Judge Sonia Sotomayor is exactly the kind of person you don’t want on the Supreme Court. Her infamous (and recurrent) “hope that a wise Latina woman with the richness of her experiences would, more often than not, reach a better conclusion than a white male who hasn’t lived that life” is a clear sign that she sees issues and situations through a racial, identity-politics prism. Her comment that the US Court of Appeals “is where policy is made” speaks for itself. Apologists have tried to explain these statements away as if they were detached, self-evident observations about the way things are, not the way she wants them to be. But that won’t do—we already have examples of both ideas polluting her judicial analysis.
She opposes capital punishment on the grounds that it “is associated with evident racism in our society” and once claimed that, after reviewing “the current literature of the past two years, no publications have been found that challenge the evidence and the rationale presented in opposition to the death penalty.” She has complained that her 1998 appellate confirmation was delayed due to racism: “I was dealt with on the basis of stereotypes . . . and it was painful . . . and not based on my record…I got a label because I was Hispanic and a woman and [therefore] I had to be liberal.” However, her racial sensitivity doesn’t extend to white and Hispanic firefighters denied promotions on the basis of their race. She looks at the phrase, “the right of the people to keep and bear arms, shall not be infringed” and somehow concludes that “the right to possess a gun is clearly not a fundamental right.” She acknowledges that her judicial analysis is influenced in part by “foreign law and the international community.”
In America’s system of checks and balances, the purpose of the judicial branch is “to secure a steady, upright, and impartial administration of the laws,” as Hamilton writes in Federalist 78. He goes on to write that judges are to have an “inflexible and uniform adherence to the rights of the Constitution, and of individuals.” The duty of a judge is to discern the plain meaning and original intent of the law. Opinions regarding what the law should be—preferences for which policies to adopt and which to repeal—are for the elected representatives of the people to debate and enact. Why would we even dream of giving policymaking power to unelected magistrates with lifetime offices?
Anyone familiar with the Framers’ thinking, from Federalist 10 to Washington’s Farewell Address, can attest to their belief in the importance of national unity and pursuing the common interest, and in the dangers of factional division along regional, ethnic, cultural, or religious lines. The idea that it’s even legitimate, much less desirable, for a judge to view legal matters through any sort of racial or identity-politics prism would have been utterly alien to them. The law is what it is, regardless of its observer, and the mark of a great judge is the ability to look beyond one’s personal baggage and prejudices to seek the truth.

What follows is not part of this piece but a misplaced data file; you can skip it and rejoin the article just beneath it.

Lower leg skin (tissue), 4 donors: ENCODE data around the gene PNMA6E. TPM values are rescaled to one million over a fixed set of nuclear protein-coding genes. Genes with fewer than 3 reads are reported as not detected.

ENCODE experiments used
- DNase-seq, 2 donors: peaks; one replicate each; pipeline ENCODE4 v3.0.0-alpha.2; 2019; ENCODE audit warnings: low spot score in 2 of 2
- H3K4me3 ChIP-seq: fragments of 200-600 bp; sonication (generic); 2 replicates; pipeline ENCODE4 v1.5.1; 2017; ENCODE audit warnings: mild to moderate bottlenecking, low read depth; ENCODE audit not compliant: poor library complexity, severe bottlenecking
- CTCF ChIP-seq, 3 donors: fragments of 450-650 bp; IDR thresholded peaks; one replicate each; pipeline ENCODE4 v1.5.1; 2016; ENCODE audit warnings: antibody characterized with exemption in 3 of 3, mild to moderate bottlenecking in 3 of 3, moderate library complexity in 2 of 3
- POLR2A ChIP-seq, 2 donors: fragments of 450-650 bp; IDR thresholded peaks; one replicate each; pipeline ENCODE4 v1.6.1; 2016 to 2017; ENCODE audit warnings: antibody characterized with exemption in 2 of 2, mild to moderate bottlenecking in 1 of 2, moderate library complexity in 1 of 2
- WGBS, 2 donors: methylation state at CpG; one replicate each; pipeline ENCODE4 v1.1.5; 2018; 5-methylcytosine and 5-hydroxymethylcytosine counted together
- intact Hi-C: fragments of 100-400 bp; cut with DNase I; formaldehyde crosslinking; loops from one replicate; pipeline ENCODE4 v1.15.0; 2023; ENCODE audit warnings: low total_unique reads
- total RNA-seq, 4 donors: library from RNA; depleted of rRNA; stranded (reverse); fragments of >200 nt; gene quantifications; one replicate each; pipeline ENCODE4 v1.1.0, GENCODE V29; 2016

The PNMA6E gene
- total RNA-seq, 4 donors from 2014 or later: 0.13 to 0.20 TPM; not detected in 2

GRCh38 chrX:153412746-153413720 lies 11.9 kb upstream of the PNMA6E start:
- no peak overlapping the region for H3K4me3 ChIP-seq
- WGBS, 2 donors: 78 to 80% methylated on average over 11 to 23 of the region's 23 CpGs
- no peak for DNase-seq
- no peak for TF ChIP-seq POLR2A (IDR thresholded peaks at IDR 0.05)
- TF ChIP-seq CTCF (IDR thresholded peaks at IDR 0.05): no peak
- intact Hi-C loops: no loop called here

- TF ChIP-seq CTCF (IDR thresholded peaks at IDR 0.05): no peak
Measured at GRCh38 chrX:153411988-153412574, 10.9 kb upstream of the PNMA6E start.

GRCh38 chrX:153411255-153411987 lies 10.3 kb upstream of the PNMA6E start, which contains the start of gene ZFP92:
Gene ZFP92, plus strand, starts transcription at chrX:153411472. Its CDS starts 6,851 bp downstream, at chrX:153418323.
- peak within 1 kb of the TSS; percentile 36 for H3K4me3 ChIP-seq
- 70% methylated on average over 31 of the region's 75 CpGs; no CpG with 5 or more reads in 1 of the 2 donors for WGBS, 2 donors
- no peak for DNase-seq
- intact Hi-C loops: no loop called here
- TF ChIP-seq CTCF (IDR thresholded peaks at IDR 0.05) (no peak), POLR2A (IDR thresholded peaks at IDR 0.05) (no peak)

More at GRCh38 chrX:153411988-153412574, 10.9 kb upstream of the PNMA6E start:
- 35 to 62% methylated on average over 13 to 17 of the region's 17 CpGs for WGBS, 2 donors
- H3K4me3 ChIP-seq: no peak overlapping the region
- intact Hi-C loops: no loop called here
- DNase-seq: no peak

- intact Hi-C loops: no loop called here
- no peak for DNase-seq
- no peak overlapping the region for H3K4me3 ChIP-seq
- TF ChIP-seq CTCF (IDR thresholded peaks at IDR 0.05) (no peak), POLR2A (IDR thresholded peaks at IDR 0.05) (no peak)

Sonia Sotomayor fails this test, and her nomination doesn’t speak well of the judicial philosophy of the president who nominated her (especially considering that Obama once taught constitutional law). As a matter of principle, her nomination ought to be opposed—but thanks to the Republican moderation mentality, that’s another can of worms. The standard reaction to Sotomayor’s known failings by Republicans making the cable news rounds seems to be, “it’s troubling, but let’s see what she has to say during the hearings.” Translation: “Yeah, we know it looks bad, but we don’t want to make any commitments because we’re scared that we might alienate the Hispanic vote further” (because pandering to liberal Hispanics worked out so well last year).
This is absurd. Cowardly failure to draw clear distinctions between themselves and the Democrats got Republicans into this mess, and it’s not going to get them out of it. The idea that whatever Sotomayor says during her job interview should carry more weight than her record is ridiculous. And I don’t understand the idea that an opposition to this Supreme Court nominee will somehow deplete the “ammo” Republicans will need to battle the next nominee, or the idea that this battle is less important, since she’s just filling a seat that was occupied by another liberal anyway, and fighting isn’t ultimately going to keep her off the court.
Regardless of whether or not Sotomayor becomes a Justice, Republicans need to loudly oppose her nomination, for two reasons. First, the base cannot be expected to keep fighting for Republicans if Republicans cannot be expected to fight for them. Second, a fight over Sotomayor’s failings is an opportunity to bring attention to the underlying constitutional issues and principles at stake, which you cannot expect unconvinced Americans to adopt if you only mention them in passing during campaign season. We always hear about the need to have a “national discussion” over this or that issue. Well, here’s your chance. Discuss.